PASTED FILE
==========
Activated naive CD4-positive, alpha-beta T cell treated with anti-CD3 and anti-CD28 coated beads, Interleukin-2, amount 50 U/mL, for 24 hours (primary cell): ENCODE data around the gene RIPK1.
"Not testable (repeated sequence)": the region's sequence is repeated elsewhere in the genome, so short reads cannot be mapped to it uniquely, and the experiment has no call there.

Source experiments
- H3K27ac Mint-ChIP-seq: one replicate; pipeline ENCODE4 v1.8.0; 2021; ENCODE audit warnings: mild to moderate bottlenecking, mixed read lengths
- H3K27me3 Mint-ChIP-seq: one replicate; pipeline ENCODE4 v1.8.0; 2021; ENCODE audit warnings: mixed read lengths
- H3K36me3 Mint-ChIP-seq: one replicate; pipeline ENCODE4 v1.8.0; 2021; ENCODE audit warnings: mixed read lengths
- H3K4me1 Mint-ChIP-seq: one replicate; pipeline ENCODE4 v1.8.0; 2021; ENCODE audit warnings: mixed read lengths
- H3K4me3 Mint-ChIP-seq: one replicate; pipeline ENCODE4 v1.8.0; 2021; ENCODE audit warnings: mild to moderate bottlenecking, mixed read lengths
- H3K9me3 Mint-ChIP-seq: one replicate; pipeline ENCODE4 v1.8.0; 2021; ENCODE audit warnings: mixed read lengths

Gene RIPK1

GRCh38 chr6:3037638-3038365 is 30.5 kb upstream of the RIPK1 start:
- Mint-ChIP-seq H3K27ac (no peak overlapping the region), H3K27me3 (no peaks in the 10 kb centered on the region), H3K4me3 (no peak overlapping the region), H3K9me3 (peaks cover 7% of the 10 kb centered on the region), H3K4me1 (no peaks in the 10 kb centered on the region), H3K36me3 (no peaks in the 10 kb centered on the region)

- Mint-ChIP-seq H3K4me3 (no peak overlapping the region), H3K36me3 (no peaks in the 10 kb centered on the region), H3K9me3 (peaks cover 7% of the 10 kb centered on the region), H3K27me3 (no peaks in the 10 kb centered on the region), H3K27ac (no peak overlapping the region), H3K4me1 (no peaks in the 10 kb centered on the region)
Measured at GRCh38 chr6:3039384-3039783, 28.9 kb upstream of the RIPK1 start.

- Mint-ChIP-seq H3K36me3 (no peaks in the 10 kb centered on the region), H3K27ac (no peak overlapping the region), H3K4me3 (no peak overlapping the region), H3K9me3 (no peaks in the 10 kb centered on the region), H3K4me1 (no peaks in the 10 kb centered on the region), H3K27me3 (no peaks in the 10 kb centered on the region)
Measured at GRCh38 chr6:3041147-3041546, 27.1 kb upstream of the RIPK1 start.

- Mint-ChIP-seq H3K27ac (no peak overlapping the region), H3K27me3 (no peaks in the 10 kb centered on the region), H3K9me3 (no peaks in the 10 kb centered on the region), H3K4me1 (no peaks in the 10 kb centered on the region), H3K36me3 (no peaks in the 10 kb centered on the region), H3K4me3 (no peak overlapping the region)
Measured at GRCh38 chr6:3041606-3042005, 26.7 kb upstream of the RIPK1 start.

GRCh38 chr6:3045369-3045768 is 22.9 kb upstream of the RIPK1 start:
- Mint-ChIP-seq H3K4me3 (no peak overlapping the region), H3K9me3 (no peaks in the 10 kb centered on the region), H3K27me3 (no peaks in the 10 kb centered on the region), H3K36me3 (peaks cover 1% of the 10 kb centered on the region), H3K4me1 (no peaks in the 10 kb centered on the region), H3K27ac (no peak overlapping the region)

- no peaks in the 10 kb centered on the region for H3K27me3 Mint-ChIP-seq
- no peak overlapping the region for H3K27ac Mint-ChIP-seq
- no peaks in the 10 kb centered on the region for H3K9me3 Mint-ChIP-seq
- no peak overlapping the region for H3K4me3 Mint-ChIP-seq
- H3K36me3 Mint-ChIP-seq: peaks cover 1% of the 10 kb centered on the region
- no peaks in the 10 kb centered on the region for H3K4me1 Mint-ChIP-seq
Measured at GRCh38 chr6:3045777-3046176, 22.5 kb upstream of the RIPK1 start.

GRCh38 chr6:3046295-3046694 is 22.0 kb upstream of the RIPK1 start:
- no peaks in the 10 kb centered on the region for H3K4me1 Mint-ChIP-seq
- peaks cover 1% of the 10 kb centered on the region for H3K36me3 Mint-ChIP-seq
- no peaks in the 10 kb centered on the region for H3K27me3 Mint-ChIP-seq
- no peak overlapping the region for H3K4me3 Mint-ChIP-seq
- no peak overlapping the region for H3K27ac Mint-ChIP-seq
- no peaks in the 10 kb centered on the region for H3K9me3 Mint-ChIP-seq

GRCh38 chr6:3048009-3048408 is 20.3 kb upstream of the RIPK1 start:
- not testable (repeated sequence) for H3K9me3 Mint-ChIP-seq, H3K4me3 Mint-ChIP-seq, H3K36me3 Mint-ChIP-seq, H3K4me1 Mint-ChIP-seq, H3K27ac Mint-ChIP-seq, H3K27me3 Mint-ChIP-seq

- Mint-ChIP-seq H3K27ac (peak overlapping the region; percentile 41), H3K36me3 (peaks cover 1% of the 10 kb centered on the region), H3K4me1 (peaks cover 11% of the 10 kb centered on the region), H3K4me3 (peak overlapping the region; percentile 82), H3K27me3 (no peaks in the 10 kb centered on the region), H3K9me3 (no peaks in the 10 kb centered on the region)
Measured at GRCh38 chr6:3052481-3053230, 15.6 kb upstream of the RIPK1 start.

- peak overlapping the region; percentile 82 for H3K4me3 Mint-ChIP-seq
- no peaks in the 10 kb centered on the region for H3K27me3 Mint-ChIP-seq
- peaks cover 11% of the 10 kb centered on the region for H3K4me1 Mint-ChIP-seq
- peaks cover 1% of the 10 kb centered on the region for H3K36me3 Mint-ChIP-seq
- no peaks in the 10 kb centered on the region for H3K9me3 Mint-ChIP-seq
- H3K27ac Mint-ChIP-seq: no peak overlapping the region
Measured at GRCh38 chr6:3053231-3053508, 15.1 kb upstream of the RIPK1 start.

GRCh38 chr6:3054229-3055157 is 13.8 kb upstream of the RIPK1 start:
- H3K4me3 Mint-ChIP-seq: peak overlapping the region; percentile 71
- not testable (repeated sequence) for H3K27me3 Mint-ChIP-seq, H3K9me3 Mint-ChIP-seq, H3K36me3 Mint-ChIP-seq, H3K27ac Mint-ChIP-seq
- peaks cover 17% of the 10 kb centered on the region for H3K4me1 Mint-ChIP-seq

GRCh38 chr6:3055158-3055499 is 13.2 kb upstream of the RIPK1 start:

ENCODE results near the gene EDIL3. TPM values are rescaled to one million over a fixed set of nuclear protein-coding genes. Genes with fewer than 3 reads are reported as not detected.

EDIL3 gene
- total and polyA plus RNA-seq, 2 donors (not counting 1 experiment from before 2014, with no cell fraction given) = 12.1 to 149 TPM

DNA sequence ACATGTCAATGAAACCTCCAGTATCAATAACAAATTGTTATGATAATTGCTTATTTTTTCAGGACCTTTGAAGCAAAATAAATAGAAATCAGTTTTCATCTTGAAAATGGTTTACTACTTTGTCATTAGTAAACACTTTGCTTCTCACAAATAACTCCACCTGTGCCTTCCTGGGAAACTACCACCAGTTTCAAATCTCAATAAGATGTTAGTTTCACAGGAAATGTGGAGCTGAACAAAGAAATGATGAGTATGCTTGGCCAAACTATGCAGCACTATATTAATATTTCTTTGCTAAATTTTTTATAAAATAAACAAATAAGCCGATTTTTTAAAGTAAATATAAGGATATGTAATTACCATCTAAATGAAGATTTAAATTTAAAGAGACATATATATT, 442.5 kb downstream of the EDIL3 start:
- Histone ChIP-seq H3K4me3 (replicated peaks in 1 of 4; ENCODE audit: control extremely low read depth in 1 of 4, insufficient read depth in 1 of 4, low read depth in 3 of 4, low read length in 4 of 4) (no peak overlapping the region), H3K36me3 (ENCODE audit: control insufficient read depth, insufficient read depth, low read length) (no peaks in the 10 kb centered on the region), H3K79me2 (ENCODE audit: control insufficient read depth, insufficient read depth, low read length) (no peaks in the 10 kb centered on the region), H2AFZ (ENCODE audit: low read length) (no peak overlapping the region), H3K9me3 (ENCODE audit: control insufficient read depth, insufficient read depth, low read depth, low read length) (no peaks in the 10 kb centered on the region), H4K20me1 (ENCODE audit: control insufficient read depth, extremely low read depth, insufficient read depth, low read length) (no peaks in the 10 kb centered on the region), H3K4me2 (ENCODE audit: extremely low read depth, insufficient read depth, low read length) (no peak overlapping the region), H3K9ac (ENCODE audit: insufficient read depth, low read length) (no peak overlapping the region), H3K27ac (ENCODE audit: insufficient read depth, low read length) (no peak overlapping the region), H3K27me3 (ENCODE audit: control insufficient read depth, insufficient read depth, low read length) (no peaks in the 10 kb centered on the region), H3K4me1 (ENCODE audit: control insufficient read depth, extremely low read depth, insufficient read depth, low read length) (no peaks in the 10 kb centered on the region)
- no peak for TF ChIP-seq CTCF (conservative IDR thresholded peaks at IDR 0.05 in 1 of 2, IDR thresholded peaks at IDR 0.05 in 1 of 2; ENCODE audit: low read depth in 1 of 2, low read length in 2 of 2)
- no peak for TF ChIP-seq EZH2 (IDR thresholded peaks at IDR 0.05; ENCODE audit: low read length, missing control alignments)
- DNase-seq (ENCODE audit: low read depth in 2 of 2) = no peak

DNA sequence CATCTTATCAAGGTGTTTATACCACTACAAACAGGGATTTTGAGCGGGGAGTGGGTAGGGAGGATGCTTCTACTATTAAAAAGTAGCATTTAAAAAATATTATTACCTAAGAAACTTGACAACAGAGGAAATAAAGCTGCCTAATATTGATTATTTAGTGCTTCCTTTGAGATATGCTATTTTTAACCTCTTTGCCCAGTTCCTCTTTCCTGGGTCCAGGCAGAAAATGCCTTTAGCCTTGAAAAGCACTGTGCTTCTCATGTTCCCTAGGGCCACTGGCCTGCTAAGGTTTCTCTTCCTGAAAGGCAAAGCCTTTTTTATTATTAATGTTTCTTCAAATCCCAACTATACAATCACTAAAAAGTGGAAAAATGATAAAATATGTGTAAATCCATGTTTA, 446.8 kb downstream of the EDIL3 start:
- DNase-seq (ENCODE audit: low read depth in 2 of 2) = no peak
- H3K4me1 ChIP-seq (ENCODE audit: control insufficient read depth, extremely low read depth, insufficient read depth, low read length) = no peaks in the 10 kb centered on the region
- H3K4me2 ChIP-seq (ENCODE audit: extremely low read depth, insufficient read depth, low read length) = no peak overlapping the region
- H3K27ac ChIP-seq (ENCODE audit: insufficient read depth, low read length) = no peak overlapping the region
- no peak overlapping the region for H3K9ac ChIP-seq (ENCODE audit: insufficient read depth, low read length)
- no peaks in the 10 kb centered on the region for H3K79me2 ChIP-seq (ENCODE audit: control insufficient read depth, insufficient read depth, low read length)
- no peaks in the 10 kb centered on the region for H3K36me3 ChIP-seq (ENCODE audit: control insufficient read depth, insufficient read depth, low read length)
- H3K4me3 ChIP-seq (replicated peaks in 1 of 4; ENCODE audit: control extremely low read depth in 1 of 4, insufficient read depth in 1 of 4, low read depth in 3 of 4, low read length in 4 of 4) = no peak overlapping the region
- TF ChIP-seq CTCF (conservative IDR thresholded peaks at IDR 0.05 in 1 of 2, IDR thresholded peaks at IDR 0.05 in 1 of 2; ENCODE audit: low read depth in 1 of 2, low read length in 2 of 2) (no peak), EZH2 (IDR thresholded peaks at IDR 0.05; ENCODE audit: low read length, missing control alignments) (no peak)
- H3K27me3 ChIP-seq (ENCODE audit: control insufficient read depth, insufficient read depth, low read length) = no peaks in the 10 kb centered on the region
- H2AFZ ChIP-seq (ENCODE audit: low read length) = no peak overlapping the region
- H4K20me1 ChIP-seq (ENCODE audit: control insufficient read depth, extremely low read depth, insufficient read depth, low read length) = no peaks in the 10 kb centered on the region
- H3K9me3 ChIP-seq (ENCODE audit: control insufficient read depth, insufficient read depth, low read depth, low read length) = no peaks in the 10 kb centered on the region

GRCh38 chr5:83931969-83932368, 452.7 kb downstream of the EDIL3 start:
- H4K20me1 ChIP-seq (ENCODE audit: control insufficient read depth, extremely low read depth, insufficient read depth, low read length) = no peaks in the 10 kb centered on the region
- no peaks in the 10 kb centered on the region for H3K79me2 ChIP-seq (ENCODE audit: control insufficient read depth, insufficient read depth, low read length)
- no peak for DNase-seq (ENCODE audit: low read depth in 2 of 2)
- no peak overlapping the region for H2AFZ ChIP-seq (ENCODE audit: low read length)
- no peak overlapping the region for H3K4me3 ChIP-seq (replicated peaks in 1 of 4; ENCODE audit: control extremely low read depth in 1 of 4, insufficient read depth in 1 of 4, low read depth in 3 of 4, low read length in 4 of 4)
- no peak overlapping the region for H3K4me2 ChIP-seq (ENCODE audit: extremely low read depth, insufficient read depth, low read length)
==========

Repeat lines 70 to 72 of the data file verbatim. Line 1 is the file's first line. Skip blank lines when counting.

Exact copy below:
- H2AFZ ChIP-seq (ENCODE audit: low read length) = no peak overlapping the region
- H4K20me1 ChIP-seq (ENCODE audit: control insufficient read depth, extremely low read depth, insufficient read depth, low read length) = no peaks in the 10 kb centered on the region
- H3K9me3 ChIP-seq (ENCODE audit: control insufficient read depth, insufficient read depth, low read depth, low read length) = no peaks in the 10 kb centered on the region